Desmond Jennings, CF
Tampa Bay Rays
BNH Prospect Rank: #10
Overall (65): A-
MLB Comparison: Shannon Stewart
First drafted by the Indians out of high school in 2005, Desmond Jennings signed with the Tampa Bay Rays in 2006, after getting drafted out of Itawamba Community College by them in the 10th round. Originally considered an all-tools, raw-baseball-skills prospect, Jennings has spent the last couple of seasons vastly improving his baseball IQ. While Carl Crawford is a lofty comparison, Jennings does have the tools to develop in to superstar similar to the former Rays’ team-leader.
Strengths: (Speed, On-Base Skills, Outfield Range)
Jennings’s five-tool ability is legitimate, but his game is still firmly centered on his plus-plus speed. A smart baserunner, Jennings’ uses his wheels to beat out infield hits, and steal bases on even the best defensive catchers. In the 2009 Futures game, Jennings stole three bases (including home plate) on three tries. He has racked up 171 steals over 420 games in the minors, and he has only been caught stealing 33 times. In centerfield, his range is fantastic, and he is the best defensive outfielder in the Rays’ system.
Unlike most burners, Jennings is a dangerous hitter and he has the power to line extra base hits and hit 15+ homeruns annually, in the MLB. He works the count extremely well, and has developed another weapon in his plate discipline. While he is prone to getting fooled on good breaking pitches, he is an adept hitter who can generally avoid strikeouts. He has developed bat control to go with a very quick swing, and he has a .300 MLB batting average in his future.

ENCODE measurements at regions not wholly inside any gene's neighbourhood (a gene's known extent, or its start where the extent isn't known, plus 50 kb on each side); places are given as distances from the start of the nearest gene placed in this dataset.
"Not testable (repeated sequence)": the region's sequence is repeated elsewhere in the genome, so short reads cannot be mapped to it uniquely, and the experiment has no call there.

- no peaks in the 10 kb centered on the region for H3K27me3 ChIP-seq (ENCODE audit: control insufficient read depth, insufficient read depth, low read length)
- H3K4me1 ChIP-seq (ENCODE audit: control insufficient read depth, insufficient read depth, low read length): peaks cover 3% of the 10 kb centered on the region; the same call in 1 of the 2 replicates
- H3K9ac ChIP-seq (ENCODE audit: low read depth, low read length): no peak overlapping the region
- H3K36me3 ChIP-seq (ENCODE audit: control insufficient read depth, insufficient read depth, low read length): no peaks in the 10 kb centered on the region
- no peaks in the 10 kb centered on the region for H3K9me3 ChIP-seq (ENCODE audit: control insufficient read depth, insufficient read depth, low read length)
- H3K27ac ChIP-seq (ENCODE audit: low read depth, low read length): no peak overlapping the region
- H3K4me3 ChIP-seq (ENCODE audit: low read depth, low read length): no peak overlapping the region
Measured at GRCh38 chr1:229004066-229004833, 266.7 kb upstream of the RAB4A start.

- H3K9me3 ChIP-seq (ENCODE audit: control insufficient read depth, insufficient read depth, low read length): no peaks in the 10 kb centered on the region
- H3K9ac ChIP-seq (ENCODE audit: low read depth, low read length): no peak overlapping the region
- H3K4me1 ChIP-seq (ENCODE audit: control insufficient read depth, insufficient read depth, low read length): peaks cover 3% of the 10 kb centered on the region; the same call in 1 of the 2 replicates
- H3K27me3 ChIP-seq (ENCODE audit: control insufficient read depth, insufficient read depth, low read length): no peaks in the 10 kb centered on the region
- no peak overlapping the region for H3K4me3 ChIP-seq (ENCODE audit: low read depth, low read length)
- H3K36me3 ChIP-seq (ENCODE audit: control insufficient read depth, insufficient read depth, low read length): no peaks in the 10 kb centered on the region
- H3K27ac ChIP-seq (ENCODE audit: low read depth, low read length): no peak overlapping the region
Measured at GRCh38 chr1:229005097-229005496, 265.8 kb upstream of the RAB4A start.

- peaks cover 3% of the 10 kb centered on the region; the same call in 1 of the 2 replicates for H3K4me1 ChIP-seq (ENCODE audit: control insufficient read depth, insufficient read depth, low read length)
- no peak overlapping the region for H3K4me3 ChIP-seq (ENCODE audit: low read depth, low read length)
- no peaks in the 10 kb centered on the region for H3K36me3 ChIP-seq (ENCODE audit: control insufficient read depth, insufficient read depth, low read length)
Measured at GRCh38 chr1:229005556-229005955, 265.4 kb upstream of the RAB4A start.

Weaknesses: (Injury-Prone, Plate Coverage, Arm Strength)
While he hasn’t ever had any serious injuries, Jennings never truly seems to be healthy. After an injury riddled stint earlier in his career, Jennings followed his best season in 2009 with another injury plagued one in 2010. If he can stay healthy, he should be able to develop in to a potential All-Star major league centerfielder, if not, he could head in the direction of other former highly-touted Rays outfield prospects like Rocco Baldelli and BJ Upton.
While Jennings’ has put his baseball experience to good use, be still isn’t the most polished hitter. He is a pull-hitter who has trouble taking the ball to the opposite field, and he has had difficulties handling premium breaking pitches. His arm isn’t nearly on par with his other tools, but it isn’t a problem either.
Overall: While Jennings has a bright future, he isn’t the second coming of Carl Crawford. He has the speed and tools to be the Rays version of Shannon Stewart, and he could compete for an outfield Gold Glove one day. The Rays plan on slotting him into the outfield to begin 2011, so he’ll look to build on his solid (but brief) 2010 debut.